Cryo-EM focused biotech from longtime NIH veteran secures $40M backing from Bayer in Series A
“It’s always nice to get money in the bank.”
That’s what Gandeeva Therapeutics’ founder and CEO Sriram Subramaniam said after revealing that his company landed $40 million in Series A funding. Gandeeva will use the money for its artificial intelligence-enabled platform to identify small molecules and biologics at a faster pace.
The company is on a mission to show that it can leverage cryo-EM and AI to make a meaningful impact on drug discovery, and it plans to do so with speed, using AI for experiment prediction.
Lux Capital and Leaps by Bayer led the round, with Obvious Ventures, Amgen Ventures, Amplitude Ventures and Air Street Capital also participating.
It’s a journey that started more than 20 years ago for Subramaniam, who spent 15 years as an investigator for the National Institute of Health’s intramural research program before branching out on his own.
“Walking into cells and tissues was science fiction at that time,” he said in a call with Endpoints News Friday,
Over time, though, new tools emerged, most notably cryo-EM, a method by which scientists can image proteins and other biological entities by freezing them and assaulting them with electrons.
“It was clear to me that this approach would be a turning point for structural biology, and it has been,” he said. “There’s no doubt that it’s been revolutionary. “
Speed is the foundation upon which the platform is built, and fortunate timing is what has shaped the company’s work so far. Subramaniam said that his academic lab was only permitted to continue its worth through the start of the Covid-19 pandemic if they offered to work on solutions for the virus. Most recently, the company published a paper about the structural analysis of the Omicron variant in Science.
“I had never worked on coronaviruses before, but overnight, we switched to working on coronaviruses and pretty much have looked at the structures of every variant, and pretty much every mutant,” he said. “From the beginning, I knew that’s where it would be headed, that there would be mutations.”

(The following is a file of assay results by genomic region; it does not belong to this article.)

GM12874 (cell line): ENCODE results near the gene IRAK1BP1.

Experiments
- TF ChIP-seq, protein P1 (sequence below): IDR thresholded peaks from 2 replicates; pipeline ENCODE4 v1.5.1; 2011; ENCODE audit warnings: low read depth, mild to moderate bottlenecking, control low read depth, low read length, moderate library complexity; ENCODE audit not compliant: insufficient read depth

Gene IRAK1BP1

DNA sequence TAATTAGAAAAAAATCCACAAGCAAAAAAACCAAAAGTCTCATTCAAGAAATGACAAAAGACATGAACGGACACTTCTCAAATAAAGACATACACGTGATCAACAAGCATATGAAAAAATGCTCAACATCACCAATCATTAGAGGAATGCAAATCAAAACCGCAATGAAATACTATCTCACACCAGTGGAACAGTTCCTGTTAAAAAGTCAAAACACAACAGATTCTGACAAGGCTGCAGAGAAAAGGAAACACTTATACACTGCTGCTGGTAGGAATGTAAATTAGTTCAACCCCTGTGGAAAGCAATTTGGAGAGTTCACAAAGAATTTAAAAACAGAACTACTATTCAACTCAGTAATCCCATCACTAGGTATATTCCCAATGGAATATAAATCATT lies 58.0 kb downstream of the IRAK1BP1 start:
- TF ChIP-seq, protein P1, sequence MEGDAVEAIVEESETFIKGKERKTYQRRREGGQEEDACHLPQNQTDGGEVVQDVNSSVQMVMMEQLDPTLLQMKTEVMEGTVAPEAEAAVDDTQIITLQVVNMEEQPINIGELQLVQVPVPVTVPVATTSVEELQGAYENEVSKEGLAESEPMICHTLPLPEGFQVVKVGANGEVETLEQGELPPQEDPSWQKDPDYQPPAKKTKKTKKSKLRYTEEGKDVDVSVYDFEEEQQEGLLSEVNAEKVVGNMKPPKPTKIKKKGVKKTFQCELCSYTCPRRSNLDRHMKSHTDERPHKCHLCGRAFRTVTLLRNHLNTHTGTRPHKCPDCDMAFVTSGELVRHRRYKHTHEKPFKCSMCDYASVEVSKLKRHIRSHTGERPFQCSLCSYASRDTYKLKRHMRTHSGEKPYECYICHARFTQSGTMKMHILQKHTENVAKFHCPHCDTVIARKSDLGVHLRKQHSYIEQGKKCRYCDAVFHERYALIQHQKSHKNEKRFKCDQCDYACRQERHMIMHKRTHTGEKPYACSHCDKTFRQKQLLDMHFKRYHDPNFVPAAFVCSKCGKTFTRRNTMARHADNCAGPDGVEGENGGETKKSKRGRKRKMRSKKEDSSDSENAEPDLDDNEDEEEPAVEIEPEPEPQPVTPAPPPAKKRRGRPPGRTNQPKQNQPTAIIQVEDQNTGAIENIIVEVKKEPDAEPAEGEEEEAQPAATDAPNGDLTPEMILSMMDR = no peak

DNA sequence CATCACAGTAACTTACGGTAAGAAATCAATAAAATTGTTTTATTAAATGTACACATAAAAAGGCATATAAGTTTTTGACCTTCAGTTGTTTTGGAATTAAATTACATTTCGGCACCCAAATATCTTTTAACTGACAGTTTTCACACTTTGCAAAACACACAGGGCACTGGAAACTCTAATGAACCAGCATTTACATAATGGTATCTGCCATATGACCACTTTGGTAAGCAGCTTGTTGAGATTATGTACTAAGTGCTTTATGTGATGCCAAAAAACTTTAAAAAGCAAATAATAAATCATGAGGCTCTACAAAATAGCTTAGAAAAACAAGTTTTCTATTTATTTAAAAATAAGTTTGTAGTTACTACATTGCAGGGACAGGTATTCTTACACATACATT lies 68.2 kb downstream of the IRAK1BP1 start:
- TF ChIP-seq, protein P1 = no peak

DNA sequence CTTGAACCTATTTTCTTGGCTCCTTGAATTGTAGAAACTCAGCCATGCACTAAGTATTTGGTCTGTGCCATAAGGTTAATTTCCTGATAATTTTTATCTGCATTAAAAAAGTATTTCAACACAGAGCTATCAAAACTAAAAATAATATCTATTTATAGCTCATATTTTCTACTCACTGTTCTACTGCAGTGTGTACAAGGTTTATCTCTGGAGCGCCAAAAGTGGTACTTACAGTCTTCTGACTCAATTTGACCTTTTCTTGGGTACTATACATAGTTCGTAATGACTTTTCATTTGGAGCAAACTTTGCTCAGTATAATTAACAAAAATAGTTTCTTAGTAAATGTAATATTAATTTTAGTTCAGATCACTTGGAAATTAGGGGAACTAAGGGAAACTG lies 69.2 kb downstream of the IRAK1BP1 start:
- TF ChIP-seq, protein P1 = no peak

In a statement, Jürgen Eckhardt, head of Leaps by Bayer, said:
We believe Gandeeva’s platform will allow us to combine prediction and experimentation to visualize and optimize drug design at atomic scale and with unprecedented speed. Gandeeva’s relentless focus on using their powerful imaging technologies to cast a spotlight on the importance of protein conformation in drug design is aligned with our ambition to use novel data-driven methods to bring precision medicines and breakthrough cures to patients.
This is the second time Leaps has led a financing round for a startup in just three weeks, as it led the $80 million Series A for Cellino, a Boston-based biotech focused on cell therapy manufacturing. Subramaniam said that having the balance of investors, from the tech-focused minds of Lux Capital to the innovation-minded Leaps is a “dream come true.”
“We sit at this really interesting interface, so to have an investment syndicate that reflects the vision and mission of the company, that’s very special to me,” he said.